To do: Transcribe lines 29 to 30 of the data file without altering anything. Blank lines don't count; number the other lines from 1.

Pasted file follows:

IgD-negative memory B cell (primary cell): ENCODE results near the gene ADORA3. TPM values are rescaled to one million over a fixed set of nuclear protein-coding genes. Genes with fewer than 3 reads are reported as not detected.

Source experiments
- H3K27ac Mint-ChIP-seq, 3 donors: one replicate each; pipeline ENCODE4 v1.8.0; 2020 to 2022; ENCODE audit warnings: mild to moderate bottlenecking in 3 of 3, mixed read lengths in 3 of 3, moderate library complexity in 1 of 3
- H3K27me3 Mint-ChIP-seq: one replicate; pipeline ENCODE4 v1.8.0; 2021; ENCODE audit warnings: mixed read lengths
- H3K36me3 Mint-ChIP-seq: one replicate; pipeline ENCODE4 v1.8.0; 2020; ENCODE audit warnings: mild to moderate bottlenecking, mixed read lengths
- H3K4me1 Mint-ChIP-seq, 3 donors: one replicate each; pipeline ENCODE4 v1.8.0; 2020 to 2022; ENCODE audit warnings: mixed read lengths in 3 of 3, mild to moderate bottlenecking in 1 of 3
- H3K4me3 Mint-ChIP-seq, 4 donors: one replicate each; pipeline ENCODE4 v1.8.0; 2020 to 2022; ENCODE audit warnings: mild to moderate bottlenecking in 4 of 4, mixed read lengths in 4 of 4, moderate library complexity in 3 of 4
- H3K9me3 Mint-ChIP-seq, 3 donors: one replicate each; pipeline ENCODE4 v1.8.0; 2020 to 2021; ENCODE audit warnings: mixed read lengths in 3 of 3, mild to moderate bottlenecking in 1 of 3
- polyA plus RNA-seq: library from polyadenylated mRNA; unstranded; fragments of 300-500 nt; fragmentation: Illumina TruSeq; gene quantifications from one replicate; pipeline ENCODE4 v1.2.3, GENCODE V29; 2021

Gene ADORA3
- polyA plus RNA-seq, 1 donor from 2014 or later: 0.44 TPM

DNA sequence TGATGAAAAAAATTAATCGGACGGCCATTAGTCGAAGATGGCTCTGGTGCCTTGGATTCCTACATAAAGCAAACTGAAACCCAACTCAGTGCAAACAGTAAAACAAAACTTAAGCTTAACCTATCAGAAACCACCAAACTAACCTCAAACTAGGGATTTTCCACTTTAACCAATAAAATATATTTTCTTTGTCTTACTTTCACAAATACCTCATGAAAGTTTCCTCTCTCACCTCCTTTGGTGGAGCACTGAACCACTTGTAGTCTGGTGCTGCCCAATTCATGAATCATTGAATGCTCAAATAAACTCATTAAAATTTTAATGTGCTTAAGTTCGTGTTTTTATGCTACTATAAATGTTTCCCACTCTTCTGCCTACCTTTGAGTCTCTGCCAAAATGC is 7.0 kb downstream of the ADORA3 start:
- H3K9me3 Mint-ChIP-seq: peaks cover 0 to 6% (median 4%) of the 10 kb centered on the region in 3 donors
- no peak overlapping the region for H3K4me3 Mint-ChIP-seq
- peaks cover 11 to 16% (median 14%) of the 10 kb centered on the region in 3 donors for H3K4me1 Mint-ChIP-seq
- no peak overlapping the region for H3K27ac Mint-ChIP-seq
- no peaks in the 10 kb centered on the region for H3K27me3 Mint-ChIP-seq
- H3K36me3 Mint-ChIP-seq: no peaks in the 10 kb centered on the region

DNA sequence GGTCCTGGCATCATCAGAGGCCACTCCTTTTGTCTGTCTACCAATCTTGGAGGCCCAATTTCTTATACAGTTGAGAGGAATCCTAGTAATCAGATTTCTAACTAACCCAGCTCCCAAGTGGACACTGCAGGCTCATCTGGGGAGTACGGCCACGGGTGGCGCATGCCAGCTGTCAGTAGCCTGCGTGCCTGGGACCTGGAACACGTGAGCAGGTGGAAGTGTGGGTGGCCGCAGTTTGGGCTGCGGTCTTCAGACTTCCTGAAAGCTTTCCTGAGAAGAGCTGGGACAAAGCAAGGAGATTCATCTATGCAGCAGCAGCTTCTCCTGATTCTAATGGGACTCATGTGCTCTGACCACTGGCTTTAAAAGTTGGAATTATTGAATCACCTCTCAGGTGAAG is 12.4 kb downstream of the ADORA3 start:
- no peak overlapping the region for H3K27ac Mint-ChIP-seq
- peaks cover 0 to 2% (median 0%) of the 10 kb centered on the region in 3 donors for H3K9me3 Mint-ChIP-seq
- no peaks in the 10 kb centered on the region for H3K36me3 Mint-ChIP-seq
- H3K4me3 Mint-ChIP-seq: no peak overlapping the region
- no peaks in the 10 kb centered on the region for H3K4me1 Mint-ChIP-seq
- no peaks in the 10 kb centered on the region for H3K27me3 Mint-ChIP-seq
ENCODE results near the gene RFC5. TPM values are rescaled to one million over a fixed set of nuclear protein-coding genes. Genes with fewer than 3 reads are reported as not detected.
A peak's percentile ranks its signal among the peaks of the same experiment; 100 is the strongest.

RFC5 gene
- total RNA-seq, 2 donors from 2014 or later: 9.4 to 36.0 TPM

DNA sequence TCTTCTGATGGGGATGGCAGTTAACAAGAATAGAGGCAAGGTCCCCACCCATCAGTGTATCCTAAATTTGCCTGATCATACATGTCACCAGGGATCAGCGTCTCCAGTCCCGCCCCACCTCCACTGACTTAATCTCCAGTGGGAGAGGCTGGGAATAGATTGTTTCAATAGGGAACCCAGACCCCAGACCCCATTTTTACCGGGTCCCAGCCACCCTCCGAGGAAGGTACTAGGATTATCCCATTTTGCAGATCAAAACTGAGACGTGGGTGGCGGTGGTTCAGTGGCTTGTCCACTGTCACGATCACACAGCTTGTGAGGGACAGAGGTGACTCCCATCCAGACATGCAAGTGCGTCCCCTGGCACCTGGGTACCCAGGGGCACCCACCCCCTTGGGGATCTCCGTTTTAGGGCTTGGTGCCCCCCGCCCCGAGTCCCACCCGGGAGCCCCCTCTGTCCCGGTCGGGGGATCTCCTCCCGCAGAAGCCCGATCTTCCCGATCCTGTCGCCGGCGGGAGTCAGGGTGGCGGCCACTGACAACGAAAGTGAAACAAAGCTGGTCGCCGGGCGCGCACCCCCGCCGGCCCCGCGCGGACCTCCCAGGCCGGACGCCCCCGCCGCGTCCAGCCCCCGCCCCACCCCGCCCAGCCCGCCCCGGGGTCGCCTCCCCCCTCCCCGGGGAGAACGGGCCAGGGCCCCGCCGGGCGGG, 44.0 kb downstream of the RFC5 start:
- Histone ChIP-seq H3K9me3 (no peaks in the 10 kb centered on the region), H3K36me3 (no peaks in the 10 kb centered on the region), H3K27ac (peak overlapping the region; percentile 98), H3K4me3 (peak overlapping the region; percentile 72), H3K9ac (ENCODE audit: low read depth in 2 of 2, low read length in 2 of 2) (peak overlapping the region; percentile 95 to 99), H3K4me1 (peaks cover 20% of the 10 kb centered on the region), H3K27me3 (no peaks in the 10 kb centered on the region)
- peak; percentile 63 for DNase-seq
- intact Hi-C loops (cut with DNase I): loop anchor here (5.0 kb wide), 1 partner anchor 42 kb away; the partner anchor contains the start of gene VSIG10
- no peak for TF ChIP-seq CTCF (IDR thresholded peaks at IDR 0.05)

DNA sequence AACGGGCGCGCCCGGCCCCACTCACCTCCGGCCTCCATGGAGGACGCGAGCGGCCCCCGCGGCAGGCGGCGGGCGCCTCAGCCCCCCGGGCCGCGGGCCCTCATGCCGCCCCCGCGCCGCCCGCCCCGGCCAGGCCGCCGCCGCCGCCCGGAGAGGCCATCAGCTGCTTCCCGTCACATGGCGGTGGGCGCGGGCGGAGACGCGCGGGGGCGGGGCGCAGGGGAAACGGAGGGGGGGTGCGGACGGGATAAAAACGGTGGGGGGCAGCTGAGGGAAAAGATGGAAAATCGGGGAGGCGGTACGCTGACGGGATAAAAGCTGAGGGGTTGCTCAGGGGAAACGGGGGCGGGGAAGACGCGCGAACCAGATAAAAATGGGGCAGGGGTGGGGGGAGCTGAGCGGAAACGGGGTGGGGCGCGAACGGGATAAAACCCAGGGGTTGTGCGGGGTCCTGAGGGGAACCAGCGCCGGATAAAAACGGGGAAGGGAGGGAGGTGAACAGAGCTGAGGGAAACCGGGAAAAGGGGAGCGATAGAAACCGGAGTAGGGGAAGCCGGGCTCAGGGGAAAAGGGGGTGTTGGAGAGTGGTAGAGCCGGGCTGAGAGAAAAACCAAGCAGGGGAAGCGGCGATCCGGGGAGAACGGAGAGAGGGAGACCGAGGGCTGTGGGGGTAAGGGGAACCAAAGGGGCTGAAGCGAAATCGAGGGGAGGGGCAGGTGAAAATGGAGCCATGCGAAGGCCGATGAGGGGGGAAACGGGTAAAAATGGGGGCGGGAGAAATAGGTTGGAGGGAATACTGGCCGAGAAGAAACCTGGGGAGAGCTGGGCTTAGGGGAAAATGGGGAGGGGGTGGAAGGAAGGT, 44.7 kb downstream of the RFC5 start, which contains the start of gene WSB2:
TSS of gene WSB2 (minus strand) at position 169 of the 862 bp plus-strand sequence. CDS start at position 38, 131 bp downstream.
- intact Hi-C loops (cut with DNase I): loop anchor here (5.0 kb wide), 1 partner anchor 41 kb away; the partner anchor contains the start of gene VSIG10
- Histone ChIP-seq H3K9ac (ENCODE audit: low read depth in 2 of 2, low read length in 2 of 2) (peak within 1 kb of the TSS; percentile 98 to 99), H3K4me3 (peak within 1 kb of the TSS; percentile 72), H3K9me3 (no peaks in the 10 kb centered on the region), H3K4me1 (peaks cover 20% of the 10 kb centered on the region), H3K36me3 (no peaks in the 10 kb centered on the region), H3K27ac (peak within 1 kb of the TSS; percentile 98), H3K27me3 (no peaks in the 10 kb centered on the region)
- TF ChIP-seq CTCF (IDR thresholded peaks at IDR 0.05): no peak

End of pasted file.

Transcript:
- total RNA-seq, 2 donors from 2014 or later: 9.4 to 36.0 TPM

DNA sequence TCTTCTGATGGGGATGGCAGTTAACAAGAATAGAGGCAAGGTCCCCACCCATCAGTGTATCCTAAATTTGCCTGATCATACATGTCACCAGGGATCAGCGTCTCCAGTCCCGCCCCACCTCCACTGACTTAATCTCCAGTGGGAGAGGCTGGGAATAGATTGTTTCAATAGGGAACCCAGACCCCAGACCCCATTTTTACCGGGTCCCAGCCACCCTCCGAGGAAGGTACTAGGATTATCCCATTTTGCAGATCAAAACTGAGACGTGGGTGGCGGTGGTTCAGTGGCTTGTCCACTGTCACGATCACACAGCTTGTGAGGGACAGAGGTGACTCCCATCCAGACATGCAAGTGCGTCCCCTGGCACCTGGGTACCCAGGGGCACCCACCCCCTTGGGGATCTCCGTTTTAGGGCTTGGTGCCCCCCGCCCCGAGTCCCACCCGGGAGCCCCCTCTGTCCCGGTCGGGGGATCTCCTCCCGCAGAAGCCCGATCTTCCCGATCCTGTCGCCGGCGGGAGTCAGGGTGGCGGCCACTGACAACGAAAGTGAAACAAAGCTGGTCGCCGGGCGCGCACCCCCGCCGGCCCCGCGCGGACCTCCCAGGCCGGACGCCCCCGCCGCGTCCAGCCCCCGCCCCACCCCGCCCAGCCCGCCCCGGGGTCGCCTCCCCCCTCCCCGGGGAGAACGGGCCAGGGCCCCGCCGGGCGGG, 44.0 kb downstream of the RFC5 start: